A Weary Greece Considers Its Options

A Weary Greece Considers Its Options

The human toll of the economic crisis in Greece has been significant: Rates of hunger, suicide and unemployment have increased sharply, thanks to years of misguided austerity policies. So it is hardly shocking that polls are showing that voters are likely to give control of Parliament to the leftist political party Syriza in an election later this month.

Whether Syriza can make the lives of average Greeks better is an open question. The party and its charismatic leader, Alexis Tsipras, have promised to renegotiate government debt, cut taxes, reverse pension cuts and increase spending on public services. But to achieve this ambitious agenda, Mr. Tsipras will have to persuade leaders of the so-called troika — the European Commission, the European Central Bank and the International Monetary Fund — to ease the terms of the country’s debt.

That will be no easy task. Germany’s finance minister, Wolfgang Schäuble, has already declared that the elections will “change nothing” about the agreements between Greece and the troika. It is not surprising that Mr. Schäuble, who has been one of the biggest proponents of austerity in Europe, is taking such an absolutist position before the election, perhaps in an attempt to sway Greeks away from casting votes for Syriza. But insistence on pummeling Greece does nothing to help that country carry out its reforms faster. The troika leaders need to take a more pragmatic approach — by, for example, postponing debt repayments that come due next year.

In a positive sign, leaders of Syriza have said they want to keep Greece in the euro currency zone. A departure from the monetary union would be highly destructive to the country’s weak economy. And while investors do not seem as worried about what a Greek exit from the euro might mean for other countries like Spain, Portugal and Italy as they were a few years ago, they do have some concerns.

This much is clear: More suffering will not stabilize Greece or allow it to pay off its debts. Its unemployment rate was 25.5 percent in the third quarter of 2014. That is only modestly lower than the average rate of 27.5 percent in 2013. Deflation is a reality; consumer prices fell 1.2 percent in November after a 1.8 percent drop in October. Although the economy is growing again — gross domestic product increased 0.7 percent in the third quarter from the previous quarter — most people are not seeing improvement in their lives.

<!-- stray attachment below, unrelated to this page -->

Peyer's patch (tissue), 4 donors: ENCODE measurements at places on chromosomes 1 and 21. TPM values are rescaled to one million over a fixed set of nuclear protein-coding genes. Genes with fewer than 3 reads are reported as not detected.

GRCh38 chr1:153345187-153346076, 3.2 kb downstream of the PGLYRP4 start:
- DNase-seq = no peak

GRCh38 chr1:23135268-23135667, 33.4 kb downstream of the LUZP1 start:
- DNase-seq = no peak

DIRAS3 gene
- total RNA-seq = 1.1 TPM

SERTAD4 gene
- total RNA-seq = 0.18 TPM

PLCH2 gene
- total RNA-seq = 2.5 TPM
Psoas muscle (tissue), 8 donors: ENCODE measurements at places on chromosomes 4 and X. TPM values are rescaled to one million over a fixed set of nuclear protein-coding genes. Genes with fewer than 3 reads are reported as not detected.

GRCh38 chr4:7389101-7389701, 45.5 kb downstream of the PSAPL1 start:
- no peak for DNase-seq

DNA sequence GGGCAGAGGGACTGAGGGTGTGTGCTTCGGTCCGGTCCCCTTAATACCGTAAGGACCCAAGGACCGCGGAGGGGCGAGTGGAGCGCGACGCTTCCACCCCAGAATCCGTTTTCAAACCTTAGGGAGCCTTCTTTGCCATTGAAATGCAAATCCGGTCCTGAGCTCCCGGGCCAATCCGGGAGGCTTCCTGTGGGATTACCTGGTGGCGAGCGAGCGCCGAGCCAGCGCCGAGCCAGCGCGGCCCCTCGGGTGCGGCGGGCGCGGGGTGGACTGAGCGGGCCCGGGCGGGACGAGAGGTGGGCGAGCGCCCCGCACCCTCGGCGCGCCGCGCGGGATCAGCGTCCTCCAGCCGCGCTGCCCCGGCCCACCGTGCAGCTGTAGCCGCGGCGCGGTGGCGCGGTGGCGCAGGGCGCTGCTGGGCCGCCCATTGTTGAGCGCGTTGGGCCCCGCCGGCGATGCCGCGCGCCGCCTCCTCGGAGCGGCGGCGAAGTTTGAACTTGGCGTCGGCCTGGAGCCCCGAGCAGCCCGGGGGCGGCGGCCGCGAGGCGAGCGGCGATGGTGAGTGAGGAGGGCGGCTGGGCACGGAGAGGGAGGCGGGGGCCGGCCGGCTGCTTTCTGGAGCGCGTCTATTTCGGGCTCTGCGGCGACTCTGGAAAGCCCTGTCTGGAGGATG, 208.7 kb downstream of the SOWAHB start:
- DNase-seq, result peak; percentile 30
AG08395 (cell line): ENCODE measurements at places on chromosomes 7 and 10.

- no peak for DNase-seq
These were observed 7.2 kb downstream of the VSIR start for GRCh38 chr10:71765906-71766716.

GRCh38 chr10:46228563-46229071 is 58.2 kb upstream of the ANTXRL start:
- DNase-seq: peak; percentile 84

There is no question that the austerity policies, like cutting spending and raising taxes, that the troika demanded in exchange for helping Greece and other troubled eurozone countries have prolonged and deepened their economic slump. Another major flaw in the troika’s approach was that it left Greece with much more debt than the country could ever hope to repay, something even the I.M.F. acknowledged last year.

The pain caused by these policies is largely to blame for the disillusionment that voters in Greece, Spain, Italy and elsewhere in Europe increasingly feel for mainstream political parties. In Greece, that has benefited Syriza. In Spain, polls show that Podemos, a leftist party formed less than a year ago, has surged in popularity. And in Italy, the Five Star Movement, which wants that country to leave the euro, has faded recently but remains popular among a sizable minority of the population.

Whether or not Syriza wins a majority of seats in the Greek Parliament, it is clear that voters, constrained by European economic policies, are clamoring for change.

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